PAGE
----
Chemometric techniques for multivariate calibration and their application in spectroscopic sensors.
Date of Issue2012
School of Chemical and Biomedical Engineering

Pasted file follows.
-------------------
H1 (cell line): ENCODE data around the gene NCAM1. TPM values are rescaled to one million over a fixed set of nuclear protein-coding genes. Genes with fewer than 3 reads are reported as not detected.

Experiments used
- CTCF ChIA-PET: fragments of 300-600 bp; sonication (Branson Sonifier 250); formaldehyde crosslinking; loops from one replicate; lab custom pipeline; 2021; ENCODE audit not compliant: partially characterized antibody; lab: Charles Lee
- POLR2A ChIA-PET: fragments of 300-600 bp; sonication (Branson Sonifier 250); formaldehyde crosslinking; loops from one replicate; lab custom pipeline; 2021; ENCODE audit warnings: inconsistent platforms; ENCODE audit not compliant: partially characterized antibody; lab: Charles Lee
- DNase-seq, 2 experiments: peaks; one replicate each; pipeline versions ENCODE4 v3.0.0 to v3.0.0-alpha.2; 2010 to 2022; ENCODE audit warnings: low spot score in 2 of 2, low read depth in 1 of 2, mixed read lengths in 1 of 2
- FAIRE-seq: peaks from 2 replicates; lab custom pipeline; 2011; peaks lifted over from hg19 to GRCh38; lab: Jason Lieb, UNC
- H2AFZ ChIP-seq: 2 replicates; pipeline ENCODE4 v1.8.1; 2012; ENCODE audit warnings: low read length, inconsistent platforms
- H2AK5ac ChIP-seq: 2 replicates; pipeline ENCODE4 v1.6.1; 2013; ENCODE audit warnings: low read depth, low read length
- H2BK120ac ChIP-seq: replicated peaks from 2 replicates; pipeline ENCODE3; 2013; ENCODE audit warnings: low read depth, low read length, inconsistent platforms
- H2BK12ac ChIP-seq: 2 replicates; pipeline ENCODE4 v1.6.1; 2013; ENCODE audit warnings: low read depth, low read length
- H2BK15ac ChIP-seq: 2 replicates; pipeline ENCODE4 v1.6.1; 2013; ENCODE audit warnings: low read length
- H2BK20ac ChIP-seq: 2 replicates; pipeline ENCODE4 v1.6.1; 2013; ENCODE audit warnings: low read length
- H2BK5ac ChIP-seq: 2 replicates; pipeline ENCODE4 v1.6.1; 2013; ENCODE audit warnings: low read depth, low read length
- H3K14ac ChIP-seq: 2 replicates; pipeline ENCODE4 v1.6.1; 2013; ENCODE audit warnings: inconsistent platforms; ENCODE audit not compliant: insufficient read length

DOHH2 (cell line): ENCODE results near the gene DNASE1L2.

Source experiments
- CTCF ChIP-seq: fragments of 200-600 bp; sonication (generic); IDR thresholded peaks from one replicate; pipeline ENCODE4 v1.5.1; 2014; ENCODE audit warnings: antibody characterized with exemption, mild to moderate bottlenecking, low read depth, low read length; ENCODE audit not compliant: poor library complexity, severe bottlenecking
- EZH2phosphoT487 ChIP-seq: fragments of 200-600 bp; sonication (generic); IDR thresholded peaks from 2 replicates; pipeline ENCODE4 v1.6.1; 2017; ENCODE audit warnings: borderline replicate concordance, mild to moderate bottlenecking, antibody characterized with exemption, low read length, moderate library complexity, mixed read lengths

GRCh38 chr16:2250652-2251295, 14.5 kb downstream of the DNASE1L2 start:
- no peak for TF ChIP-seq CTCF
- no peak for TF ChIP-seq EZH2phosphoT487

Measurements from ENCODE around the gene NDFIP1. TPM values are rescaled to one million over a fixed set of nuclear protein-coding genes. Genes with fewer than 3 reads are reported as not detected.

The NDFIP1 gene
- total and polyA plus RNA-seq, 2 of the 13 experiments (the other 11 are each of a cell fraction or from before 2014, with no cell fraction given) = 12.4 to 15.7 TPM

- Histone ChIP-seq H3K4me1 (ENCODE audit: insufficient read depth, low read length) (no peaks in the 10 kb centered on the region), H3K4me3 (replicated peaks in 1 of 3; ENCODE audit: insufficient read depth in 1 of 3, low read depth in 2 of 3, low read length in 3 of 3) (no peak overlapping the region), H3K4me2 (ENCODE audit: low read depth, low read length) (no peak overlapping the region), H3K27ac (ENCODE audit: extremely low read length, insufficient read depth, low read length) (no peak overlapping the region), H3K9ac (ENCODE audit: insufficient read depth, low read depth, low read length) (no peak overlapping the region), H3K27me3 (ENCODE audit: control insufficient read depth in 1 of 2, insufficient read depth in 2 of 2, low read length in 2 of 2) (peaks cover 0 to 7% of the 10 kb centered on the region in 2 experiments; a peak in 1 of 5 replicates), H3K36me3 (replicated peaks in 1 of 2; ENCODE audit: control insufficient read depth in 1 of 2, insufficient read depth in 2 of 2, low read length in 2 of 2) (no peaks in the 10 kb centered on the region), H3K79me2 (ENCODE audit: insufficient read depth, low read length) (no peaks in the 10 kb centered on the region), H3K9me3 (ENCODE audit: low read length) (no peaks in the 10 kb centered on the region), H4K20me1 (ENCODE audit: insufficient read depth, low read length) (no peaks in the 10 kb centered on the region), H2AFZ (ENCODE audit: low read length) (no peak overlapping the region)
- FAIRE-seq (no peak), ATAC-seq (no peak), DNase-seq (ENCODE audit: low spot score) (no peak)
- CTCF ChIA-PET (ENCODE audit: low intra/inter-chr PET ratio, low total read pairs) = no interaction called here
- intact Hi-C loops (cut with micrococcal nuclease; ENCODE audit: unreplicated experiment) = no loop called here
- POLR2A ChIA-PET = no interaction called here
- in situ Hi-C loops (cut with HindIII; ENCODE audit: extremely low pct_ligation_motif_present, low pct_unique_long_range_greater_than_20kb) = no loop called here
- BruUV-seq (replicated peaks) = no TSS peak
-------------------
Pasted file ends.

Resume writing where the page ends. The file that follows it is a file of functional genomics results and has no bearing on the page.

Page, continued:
Chemometric modeling for multivariate calibration of spectroscopy is a crucial technique to ensure product quality and process performance at low cost in many industries. This technique provides fast, noninvasive and nondestructive analysis of sample/process by predicting analyte properties from measured spectra. Traditional multivariate calibration methods, such as principal component regression (PCR) and partial least squares (PLS), are only reliable when the relationship between analyte properties and spectra is linear. In practice, external disturbances, such as light scattering and baseline noise, will introduce non-linearity into spectral data, deteriorating the prediction accuracy of PCR and PLS. In this thesis, several chemometric strategies will be investigated to address this challenge, including pre-processing and non-linear calibration techniques. Pre-processing methods of the first (D1) and second derivatives (D2), standard normal variate (SNV), extended multiplicative signal correction (EMSC), and extended inverted signal correction (EISC), are proposed to remove the impact of disturbances first, so that the linear calibration method of PCR or PLS can be applied. In addition, a unique linear calibration strategy of optical path length estimation and correction (OPLEC), which involving the building of two linear calibration models, is also investigated. Non-linear calibration techniques aim to model the non-linearity directly, including the methods of artificial neural network (ANN), least squares support vector machine (LS-SVM), and Gaussian process regression (GPR). Through comparison of different linear and non-linear calibration techniques, it is found non-linear calibration techniques give more accurate prediction performance than linear methods in most cases. However, non-linear calibration models are not robust enough and small changes in training data or model parameters may result in significant changes in prediction. Therefore, the strategies of bagging/subagging are investigated to improve the prediction robustness of non-linear calibration models. Furthermore, when using spectroscopic data to predict the analyte property, not all of the variables have contribution to the calibration model. Therefore, selecting the useful variables is effective to improve the prediction performance of calibration models. Two penalized regression algorithms with variable selection using LASSO (least absolute shrinkage and selection operator), penalized linear regression (PLR) and penalized Gaussian process regression (PGPR), are investigated to solve the variable selection problem. Finally, chemometric calibration techniques are applied for solving practical problems which involve predicting the length distribution of single walled carbon nanotubes (SWCNTs) through ultraviolet-visible near-infrared (UV-vis-NIR) spectroscopy and designing a soft sensor to monitor an industrial anaerobic wastewater treatment process.